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Northland Nature: Voles use the snow for protection from predators

A snowfall of several inches during December can be quite hard on many of the local wild critters. Besides the obvious cold cover, the snow hides food from them and the daily search for a meal can become difficult. With the coming cold, it is lik...

A snowfall of several inches during December can be quite hard on many of the local wild critters. Besides the obvious cold cover, the snow hides food from them and the daily search for a meal can become difficult. With the coming cold, it is likely that present accumulating snow will remain throughout the coming months.

But as often happens in nature, the same snow cover that spells disaster for many animals will also spell relief for others. With snow 6 inches to a foot deep, the cottontail rabbits and snowshoe hares find hiding places much easier to come by. While the former stays brown, the latter uses its white fur as an ideal camouflage in such a setting.

Though cold, the snowpack serves as a blanket for others to go under. Ruffed grouse will make use of such a site and bury themselves for several days if needed. Red squirrels will descend from the trees and tunnel for long distances under the snow. However, no one seems to make use of the snow for tunneling as do the voles.

Voles, often called meadow or field mice, are very common in the Northland. Unlike their longer-tailed cousins, the deer or white-footed mice, voles remain outside for the duration of the winter. If the winter provides its usual amount of snow, they do quite well out here. With a dark body and a short tail, these 5-inch rodents are quite easy to see as they scurry across the snow surface. Any voles caught out in the open during these chilly days may easily become a meal for many local predators. Hawks, owls, shrikes, foxes, weasels, skunks, raccoons, as well as the tiny shrews would not avoid such a meal.

In the warmer weather, there are even more predators in search of voles. With so many critters trying to eat them, the voles protect themselves with prolific reproduction rates, and they are able to have litters many times during the year. By December, the local vole population is quite high.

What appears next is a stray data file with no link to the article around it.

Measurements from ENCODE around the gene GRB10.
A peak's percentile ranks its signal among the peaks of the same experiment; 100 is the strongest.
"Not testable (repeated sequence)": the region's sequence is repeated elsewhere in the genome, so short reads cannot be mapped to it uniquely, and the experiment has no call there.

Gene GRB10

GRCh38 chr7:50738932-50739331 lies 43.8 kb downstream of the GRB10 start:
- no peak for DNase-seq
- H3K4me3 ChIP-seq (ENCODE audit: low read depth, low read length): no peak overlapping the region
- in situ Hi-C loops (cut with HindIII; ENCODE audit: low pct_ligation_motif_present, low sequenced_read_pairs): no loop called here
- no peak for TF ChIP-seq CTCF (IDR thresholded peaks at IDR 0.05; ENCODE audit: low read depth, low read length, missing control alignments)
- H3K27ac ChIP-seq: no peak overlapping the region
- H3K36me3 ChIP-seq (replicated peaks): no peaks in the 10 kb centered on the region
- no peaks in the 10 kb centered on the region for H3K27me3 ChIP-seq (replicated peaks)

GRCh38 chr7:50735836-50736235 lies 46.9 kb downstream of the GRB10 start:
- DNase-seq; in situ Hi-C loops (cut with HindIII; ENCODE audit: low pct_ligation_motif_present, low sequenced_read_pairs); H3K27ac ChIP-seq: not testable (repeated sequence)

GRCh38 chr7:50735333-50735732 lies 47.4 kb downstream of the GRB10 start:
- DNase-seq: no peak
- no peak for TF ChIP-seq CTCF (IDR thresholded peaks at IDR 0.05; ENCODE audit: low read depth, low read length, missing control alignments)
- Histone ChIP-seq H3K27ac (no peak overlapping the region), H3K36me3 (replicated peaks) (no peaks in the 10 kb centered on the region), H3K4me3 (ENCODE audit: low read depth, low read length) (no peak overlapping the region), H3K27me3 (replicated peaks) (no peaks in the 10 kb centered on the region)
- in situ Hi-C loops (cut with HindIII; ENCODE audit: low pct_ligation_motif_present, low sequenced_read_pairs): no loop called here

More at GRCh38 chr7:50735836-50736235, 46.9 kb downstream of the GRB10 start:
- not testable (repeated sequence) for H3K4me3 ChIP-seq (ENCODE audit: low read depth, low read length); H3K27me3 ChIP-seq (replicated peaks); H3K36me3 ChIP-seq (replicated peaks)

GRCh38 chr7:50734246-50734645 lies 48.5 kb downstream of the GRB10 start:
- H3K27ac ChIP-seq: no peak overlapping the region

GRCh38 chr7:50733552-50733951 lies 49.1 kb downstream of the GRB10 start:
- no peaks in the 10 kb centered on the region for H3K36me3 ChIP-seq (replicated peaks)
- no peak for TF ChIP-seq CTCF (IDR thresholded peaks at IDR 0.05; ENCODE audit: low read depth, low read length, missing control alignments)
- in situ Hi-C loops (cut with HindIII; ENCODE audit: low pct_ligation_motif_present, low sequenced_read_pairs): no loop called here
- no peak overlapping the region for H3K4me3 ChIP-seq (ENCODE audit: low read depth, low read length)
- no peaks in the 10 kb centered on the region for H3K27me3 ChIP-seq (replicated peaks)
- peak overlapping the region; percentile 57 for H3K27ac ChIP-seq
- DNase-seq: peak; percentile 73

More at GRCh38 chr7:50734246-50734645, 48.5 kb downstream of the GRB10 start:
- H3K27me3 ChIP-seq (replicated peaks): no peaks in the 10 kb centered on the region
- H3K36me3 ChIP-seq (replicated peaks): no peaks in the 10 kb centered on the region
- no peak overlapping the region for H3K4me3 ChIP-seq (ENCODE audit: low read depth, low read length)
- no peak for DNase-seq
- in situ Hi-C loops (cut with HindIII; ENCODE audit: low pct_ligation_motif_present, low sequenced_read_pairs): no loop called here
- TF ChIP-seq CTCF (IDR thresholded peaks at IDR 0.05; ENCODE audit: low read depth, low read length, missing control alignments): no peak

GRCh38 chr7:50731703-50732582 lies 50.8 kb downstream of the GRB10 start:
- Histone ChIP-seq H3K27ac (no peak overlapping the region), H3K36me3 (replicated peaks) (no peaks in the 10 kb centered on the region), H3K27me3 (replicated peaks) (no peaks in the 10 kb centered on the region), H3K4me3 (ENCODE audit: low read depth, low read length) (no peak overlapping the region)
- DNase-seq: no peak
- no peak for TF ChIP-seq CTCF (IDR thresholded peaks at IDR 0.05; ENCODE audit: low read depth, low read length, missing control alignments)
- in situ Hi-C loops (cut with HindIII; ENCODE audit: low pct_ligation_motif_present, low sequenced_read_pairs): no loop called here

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As the snow settles around them, they take advantage of it and form a network of tunnels. Digging and pushing themselves through the snow, they form burrows that may be hundreds of feet long. With turns and intersections, these subnivean mazes would challenge anyone to make their way around. Here they find protection from their many potential predators. And here they find an abundance of food. Much of the cold season is spent wandering through this sanctuary gathering seeds from the meadow and field plants.

Predators can and will invade their domain, but for the most part, the voles do well here. More snow gives them even more protection.

With many of these little critters running around under the snow, they create their own problem. All this activity creates a build up of carbon dioxide in subsurface snow. To combat this, the voles produce a number of openings at the surface. Here they climb up regularly for a look around the landscape and a breath of fresh air. Passing this snowy scene, it is not unusual for us to see these vole holes that are about the size of our finger. No tracks go out from them.

As we proceed through the winter and the deeper snows, we'll see these ventilation shafts less, but for now they are a regular sight in the snowpack of early winter.

Larry Weber is author of the "Backyard Almanac" and "Butterflies of the Northwoods." He lives in Carlton County and teaches natural science at Duluth's Marshall School.

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